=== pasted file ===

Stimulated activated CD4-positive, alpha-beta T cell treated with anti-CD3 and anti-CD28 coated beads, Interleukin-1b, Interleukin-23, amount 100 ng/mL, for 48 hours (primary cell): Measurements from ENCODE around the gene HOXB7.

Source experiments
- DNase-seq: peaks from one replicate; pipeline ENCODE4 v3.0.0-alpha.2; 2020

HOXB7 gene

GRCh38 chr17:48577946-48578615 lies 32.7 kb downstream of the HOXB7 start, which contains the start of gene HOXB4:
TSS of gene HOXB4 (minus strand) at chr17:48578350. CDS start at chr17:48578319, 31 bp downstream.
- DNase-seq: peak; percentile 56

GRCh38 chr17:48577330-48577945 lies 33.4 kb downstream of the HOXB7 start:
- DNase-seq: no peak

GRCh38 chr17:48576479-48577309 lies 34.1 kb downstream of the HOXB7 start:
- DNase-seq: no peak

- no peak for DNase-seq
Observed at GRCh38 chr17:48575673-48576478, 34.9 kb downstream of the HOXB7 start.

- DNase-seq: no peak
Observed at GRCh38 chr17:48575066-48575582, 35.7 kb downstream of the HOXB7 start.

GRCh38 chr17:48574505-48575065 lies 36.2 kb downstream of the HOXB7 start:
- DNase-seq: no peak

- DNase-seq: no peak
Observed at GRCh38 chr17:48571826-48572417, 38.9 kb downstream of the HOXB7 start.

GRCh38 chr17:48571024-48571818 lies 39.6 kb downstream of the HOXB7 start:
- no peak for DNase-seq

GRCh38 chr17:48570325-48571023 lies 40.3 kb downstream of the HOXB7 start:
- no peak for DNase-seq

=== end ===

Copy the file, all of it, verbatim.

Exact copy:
Stimulated activated CD4-positive, alpha-beta T cell treated with anti-CD3 and anti-CD28 coated beads, Interleukin-1b, Interleukin-23, amount 100 ng/mL, for 48 hours (primary cell): Measurements from ENCODE around the gene HOXB7.

Source experiments
- DNase-seq: peaks from one replicate; pipeline ENCODE4 v3.0.0-alpha.2; 2020

HOXB7 gene

GRCh38 chr17:48577946-48578615 lies 32.7 kb downstream of the HOXB7 start, which contains the start of gene HOXB4:
TSS of gene HOXB4 (minus strand) at chr17:48578350. CDS start at chr17:48578319, 31 bp downstream.
- DNase-seq: peak; percentile 56

GRCh38 chr17:48577330-48577945 lies 33.4 kb downstream of the HOXB7 start:
- DNase-seq: no peak

GRCh38 chr17:48576479-48577309 lies 34.1 kb downstream of the HOXB7 start:
- DNase-seq: no peak

- no peak for DNase-seq
Observed at GRCh38 chr17:48575673-48576478, 34.9 kb downstream of the HOXB7 start.

- DNase-seq: no peak
Observed at GRCh38 chr17:48575066-48575582, 35.7 kb downstream of the HOXB7 start.

GRCh38 chr17:48574505-48575065 lies 36.2 kb downstream of the HOXB7 start:
- DNase-seq: no peak

- DNase-seq: no peak
Observed at GRCh38 chr17:48571826-48572417, 38.9 kb downstream of the HOXB7 start.

GRCh38 chr17:48571024-48571818 lies 39.6 kb downstream of the HOXB7 start:
- no peak for DNase-seq

GRCh38 chr17:48570325-48571023 lies 40.3 kb downstream of the HOXB7 start:
- no peak for DNase-seq